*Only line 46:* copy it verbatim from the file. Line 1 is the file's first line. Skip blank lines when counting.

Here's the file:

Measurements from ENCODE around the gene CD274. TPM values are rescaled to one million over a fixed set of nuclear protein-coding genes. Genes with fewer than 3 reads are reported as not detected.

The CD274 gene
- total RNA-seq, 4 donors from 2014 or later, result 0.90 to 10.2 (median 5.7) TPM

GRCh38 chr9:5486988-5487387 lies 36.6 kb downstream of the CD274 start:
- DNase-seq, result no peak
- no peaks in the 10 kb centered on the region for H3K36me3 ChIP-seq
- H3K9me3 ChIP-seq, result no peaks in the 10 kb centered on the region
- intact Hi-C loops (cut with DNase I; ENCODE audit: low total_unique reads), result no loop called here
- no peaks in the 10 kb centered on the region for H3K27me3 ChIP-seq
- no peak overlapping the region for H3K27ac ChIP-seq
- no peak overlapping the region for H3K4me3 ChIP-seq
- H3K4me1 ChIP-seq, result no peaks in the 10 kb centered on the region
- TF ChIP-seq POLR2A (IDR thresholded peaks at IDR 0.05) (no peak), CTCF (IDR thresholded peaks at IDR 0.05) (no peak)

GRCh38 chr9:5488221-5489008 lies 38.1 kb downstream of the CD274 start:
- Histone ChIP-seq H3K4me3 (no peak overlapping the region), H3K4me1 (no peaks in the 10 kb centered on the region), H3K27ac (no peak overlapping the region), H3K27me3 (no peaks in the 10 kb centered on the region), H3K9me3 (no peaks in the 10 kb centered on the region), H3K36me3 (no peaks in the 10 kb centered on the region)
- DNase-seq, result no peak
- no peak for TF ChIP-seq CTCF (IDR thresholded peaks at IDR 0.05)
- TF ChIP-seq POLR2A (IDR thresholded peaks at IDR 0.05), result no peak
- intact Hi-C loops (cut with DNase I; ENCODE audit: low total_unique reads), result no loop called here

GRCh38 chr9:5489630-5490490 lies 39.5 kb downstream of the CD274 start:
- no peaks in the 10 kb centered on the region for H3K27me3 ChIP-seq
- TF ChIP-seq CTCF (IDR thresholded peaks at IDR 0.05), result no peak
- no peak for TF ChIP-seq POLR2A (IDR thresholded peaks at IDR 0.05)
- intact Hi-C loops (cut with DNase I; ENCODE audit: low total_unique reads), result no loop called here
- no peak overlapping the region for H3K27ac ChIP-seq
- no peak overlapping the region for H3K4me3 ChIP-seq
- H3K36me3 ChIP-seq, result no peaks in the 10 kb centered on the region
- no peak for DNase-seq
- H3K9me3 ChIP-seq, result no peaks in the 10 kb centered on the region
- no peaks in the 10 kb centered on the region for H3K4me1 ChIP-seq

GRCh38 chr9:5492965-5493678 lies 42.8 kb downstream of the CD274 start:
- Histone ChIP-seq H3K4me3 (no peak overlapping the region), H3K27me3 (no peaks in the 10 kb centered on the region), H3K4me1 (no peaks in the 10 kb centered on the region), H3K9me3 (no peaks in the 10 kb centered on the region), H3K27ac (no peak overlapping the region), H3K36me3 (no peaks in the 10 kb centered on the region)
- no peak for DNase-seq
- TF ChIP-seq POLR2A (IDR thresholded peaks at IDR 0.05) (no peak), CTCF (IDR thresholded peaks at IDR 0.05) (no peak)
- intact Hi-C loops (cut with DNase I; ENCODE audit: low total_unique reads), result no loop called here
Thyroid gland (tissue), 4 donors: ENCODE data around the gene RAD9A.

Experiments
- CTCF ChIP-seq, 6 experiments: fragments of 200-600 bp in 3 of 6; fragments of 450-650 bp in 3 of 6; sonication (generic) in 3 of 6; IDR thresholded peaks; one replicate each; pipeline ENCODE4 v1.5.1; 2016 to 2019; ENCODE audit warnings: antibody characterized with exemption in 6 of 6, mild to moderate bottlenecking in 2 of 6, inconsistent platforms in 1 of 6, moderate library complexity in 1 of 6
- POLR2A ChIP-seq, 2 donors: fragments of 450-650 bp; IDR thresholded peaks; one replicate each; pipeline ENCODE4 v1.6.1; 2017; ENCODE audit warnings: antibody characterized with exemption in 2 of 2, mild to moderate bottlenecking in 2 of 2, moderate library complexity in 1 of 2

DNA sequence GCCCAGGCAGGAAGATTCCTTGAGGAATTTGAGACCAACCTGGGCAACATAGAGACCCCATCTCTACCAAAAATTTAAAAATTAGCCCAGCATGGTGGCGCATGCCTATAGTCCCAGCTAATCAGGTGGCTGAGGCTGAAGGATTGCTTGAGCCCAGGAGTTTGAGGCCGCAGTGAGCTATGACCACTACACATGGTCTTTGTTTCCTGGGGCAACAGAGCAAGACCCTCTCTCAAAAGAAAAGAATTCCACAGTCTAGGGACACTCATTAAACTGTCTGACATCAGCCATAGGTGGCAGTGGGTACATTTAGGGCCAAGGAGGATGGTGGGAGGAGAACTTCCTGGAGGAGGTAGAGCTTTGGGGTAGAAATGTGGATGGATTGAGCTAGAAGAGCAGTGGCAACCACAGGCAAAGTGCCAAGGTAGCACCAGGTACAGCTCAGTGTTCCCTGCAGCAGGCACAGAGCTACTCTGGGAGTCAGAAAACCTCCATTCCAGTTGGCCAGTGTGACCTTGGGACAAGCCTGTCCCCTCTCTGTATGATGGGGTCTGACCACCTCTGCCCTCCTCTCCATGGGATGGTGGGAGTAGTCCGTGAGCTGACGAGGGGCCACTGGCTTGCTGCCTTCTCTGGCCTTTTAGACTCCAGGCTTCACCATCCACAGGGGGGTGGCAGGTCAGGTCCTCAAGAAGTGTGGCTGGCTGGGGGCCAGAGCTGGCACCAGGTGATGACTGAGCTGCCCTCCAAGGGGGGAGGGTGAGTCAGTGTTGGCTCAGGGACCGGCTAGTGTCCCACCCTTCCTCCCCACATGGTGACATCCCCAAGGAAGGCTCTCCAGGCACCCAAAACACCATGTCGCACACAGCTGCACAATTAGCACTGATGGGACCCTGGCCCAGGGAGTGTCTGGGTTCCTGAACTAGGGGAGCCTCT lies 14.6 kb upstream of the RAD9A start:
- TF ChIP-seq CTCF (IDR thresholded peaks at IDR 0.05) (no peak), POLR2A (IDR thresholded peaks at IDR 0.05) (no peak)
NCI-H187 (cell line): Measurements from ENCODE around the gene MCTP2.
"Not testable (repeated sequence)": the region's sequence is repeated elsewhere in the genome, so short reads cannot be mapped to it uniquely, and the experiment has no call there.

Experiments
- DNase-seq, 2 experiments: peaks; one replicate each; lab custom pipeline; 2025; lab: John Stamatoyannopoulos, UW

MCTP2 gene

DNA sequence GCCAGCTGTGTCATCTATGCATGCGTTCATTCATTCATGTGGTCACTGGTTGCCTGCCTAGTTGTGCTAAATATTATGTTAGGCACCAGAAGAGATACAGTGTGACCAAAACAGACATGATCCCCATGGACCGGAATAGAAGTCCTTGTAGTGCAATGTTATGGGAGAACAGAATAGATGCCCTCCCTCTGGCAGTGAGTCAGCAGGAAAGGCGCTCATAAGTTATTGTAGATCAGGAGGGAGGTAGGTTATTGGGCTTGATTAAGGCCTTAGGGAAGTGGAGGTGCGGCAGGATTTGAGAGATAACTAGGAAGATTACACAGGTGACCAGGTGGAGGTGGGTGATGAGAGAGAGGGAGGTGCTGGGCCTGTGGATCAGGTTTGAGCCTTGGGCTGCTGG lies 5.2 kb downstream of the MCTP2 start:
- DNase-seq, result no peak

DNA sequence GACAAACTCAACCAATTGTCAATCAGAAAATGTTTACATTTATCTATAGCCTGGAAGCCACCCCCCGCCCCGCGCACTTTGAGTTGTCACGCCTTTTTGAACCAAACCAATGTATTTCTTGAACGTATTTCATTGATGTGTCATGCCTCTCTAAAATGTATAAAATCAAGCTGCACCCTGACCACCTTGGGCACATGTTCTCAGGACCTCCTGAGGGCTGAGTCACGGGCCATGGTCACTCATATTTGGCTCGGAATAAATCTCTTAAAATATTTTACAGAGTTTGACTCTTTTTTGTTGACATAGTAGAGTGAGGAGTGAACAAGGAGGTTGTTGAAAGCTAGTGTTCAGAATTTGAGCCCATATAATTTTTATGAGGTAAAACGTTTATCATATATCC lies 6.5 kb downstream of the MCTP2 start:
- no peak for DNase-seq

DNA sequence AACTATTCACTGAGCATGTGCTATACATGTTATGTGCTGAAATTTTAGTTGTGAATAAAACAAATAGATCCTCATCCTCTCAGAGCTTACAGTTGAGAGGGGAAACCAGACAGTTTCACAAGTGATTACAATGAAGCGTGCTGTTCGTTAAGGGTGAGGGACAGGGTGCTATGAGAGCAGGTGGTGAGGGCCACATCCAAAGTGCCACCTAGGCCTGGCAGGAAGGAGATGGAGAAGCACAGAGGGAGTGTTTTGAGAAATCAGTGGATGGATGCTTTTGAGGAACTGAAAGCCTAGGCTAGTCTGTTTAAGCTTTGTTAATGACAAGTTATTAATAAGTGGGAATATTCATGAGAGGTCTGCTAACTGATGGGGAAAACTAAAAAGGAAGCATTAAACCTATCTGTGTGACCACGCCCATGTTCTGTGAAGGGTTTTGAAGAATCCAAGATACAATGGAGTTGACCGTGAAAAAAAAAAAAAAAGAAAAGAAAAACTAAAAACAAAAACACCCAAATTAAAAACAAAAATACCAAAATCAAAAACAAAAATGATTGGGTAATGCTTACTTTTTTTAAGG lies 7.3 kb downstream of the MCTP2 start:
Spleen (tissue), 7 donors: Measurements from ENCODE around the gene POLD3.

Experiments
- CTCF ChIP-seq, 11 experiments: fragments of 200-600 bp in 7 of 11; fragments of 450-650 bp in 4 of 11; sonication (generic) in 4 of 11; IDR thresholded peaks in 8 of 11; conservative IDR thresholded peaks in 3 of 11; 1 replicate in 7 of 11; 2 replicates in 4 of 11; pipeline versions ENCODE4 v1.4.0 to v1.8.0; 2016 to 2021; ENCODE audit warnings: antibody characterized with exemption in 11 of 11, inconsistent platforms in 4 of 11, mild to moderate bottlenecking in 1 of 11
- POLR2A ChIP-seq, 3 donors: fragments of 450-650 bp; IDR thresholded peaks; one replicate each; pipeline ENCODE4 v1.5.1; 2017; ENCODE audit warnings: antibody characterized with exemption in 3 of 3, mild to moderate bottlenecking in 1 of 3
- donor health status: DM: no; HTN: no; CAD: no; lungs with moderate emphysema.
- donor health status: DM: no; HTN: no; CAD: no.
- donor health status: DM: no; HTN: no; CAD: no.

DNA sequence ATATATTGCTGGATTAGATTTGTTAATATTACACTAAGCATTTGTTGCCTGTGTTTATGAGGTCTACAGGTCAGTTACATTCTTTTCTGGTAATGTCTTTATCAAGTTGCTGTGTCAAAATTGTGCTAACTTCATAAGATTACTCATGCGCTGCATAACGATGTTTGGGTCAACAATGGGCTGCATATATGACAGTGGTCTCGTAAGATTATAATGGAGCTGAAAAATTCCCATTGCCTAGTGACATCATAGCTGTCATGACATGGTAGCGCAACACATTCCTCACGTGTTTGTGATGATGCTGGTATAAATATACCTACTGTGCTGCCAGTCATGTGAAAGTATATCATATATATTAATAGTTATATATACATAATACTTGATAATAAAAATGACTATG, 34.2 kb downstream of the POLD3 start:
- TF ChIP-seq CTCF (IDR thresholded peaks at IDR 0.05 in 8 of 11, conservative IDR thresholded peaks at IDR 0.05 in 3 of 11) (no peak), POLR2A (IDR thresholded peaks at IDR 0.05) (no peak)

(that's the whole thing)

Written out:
MCTP2 gene